Ingalls Shipbuilding prepares to celebrate another christening - WLOX.com - The News for South Mississippi

Ingalls Shipbuilding prepares to celebrate another christening

The National Security Cutter James will be christened on Saturday morning at the Pascagoula shipyard. (Image source: WLOX News.) The National Security Cutter James will be christened on Saturday morning at the Pascagoula shipyard. (Image source: WLOX News.)
PASCAGOULA, MS (WLOX) -

Joshua James is considered to be one of the most celebrated life savers in the world. The New England sea captain is credited with saving hundreds of lives during his career with the Life Saving Service in the 19th century.

On Saturday in Pascagoula, Ingalls Shipbuilding will christen a Coast Guard cutter that bears his name. The 408 foot James awaits its christening and service in the Coast Guard to follow.

"There's nothing like bringing a ship to life, and taking it from just a bunch of steel and wires and tubes and turning it into something with a heart and a soul," said Coast Guard Vice Commandant Peter Neffenger.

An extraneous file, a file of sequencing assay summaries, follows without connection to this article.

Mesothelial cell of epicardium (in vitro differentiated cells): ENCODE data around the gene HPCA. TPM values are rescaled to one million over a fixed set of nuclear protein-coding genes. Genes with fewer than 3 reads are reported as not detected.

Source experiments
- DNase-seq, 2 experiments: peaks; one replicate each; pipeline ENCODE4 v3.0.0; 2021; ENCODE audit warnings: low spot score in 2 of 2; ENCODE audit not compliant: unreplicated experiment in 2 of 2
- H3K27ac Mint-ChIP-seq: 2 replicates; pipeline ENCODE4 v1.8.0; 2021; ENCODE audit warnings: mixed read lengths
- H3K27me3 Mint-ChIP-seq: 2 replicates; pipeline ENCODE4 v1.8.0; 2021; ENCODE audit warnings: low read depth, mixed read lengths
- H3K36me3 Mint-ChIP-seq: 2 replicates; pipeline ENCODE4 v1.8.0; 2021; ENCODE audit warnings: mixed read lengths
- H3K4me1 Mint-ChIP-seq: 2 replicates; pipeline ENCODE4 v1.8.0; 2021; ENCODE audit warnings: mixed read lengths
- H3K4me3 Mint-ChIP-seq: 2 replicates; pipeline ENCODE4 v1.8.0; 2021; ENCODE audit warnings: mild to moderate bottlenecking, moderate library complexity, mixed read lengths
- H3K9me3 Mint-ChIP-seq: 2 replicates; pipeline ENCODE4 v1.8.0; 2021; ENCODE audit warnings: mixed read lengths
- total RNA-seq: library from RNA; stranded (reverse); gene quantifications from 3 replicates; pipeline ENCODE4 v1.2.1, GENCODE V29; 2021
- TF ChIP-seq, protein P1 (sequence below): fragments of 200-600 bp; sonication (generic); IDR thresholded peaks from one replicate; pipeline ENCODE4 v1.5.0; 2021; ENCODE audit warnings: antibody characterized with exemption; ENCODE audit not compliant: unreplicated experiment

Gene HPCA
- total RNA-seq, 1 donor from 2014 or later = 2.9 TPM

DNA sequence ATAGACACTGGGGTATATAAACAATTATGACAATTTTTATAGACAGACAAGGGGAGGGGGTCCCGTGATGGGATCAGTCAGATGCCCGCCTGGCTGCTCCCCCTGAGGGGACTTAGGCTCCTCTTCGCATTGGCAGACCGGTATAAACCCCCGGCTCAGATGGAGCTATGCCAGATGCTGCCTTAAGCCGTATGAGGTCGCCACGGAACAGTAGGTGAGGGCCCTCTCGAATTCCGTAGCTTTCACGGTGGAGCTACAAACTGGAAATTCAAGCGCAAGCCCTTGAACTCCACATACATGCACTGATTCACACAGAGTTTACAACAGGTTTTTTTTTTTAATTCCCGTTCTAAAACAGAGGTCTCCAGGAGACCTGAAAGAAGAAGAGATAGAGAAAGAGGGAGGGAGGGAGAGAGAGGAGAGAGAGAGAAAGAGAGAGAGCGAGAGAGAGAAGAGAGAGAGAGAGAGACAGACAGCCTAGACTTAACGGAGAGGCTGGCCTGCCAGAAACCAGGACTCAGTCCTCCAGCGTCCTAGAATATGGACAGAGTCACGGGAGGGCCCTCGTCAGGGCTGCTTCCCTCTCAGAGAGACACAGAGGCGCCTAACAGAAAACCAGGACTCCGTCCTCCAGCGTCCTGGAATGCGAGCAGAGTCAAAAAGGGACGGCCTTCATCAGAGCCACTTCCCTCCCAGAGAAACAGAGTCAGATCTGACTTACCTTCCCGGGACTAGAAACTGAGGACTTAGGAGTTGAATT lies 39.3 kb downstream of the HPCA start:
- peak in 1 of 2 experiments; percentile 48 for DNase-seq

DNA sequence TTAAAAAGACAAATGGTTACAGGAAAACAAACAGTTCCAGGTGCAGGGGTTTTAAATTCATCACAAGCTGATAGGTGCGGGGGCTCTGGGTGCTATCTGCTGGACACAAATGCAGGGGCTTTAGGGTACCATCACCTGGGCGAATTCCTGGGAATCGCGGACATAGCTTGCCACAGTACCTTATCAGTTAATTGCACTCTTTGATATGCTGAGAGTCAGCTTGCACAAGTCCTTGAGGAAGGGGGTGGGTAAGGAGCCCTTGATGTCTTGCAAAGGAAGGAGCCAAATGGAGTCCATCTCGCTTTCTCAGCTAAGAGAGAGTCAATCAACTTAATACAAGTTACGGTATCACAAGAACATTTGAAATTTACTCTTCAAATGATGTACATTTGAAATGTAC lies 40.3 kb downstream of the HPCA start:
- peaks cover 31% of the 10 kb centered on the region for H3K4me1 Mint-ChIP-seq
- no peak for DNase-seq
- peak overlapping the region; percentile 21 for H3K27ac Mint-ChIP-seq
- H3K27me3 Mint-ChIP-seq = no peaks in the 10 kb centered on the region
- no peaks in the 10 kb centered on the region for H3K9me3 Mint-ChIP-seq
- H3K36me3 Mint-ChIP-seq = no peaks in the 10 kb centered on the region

Hundreds of shipyard workers helped design and build this National Security Cutter, including Monica Applewhite of Pascagoula, who works on electronics.

"We're a team. We have stages that we go through, and we have to coordinate with one another to get everything together, get it prepared," said Applewhite.

Last minute preparations will ensure the Coast Guard's newest cutter is ready to be christened.

It carries a proud name. Joshua James saved hundreds of lives with the Life Saving Service, a forerunner of today's Coast Guard.

His great, great niece is the ship's sponsor.

"We heard all about his live saving and his merits in going out, how courageous he was. You think of the boats he went out in in that time, nothing more than a mere rowboat to go out and imperil himself in these rough seas," said ship sponsor Charlene James Benoit.

The ship's captain vows to carry on that kind of commitment.

"That's an incredible legacy to live up to, and frankly, I see that as my mission and the crew sees it as their mission to kind of live up to that legacy and keep it alive in today's modern Coast Guard," Capt. Andy Tiongson.

The president of Ingalls says it gives him a great deal of pride when he sees a ship that is about to leave the shipyard.

"Every time you see one of these ships, from even laying the keel to the christening, they're just great days," said Ingalls Shipbuilding President Brian Cuccias.

The new cutter will be home ported at Charleston, SC.

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